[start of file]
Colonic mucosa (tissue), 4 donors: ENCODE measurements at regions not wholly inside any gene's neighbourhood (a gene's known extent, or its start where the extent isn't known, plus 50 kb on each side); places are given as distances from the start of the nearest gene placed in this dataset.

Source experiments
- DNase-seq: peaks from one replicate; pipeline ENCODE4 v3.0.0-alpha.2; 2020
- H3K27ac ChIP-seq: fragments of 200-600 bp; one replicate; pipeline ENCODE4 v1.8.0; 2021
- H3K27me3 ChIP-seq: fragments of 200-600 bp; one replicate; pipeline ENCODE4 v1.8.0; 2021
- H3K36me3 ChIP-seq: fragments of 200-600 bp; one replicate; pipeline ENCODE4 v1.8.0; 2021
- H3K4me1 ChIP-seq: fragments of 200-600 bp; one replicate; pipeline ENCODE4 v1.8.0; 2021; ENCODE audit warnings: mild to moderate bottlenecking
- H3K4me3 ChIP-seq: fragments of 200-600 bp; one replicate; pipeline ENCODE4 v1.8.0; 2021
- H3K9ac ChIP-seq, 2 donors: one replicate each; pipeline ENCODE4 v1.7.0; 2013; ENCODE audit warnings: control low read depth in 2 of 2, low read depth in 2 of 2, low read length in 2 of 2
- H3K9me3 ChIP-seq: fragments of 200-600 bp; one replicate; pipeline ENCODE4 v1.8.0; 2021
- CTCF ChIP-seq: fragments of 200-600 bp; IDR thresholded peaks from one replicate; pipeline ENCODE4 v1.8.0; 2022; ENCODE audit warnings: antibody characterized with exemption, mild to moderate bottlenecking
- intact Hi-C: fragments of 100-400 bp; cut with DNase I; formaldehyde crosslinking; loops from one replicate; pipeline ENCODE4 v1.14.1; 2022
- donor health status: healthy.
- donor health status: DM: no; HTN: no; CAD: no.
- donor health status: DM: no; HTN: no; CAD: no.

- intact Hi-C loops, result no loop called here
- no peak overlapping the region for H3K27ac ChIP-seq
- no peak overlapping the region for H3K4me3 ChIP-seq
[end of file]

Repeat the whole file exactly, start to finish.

Colonic mucosa (tissue), 4 donors: ENCODE measurements at regions not wholly inside any gene's neighbourhood (a gene's known extent, or its start where the extent isn't known, plus 50 kb on each side); places are given as distances from the start of the nearest gene placed in this dataset.

Source experiments
- DNase-seq: peaks from one replicate; pipeline ENCODE4 v3.0.0-alpha.2; 2020
- H3K27ac ChIP-seq: fragments of 200-600 bp; one replicate; pipeline ENCODE4 v1.8.0; 2021
- H3K27me3 ChIP-seq: fragments of 200-600 bp; one replicate; pipeline ENCODE4 v1.8.0; 2021
- H3K36me3 ChIP-seq: fragments of 200-600 bp; one replicate; pipeline ENCODE4 v1.8.0; 2021
- H3K4me1 ChIP-seq: fragments of 200-600 bp; one replicate; pipeline ENCODE4 v1.8.0; 2021; ENCODE audit warnings: mild to moderate bottlenecking
- H3K4me3 ChIP-seq: fragments of 200-600 bp; one replicate; pipeline ENCODE4 v1.8.0; 2021
- H3K9ac ChIP-seq, 2 donors: one replicate each; pipeline ENCODE4 v1.7.0; 2013; ENCODE audit warnings: control low read depth in 2 of 2, low read depth in 2 of 2, low read length in 2 of 2
- H3K9me3 ChIP-seq: fragments of 200-600 bp; one replicate; pipeline ENCODE4 v1.8.0; 2021
- CTCF ChIP-seq: fragments of 200-600 bp; IDR thresholded peaks from one replicate; pipeline ENCODE4 v1.8.0; 2022; ENCODE audit warnings: antibody characterized with exemption, mild to moderate bottlenecking
- intact Hi-C: fragments of 100-400 bp; cut with DNase I; formaldehyde crosslinking; loops from one replicate; pipeline ENCODE4 v1.14.1; 2022
- donor health status: healthy.
- donor health status: DM: no; HTN: no; CAD: no.
- donor health status: DM: no; HTN: no; CAD: no.

- intact Hi-C loops, result no loop called here
- no peak overlapping the region for H3K27ac ChIP-seq
- no peak overlapping the region for H3K4me3 ChIP-seq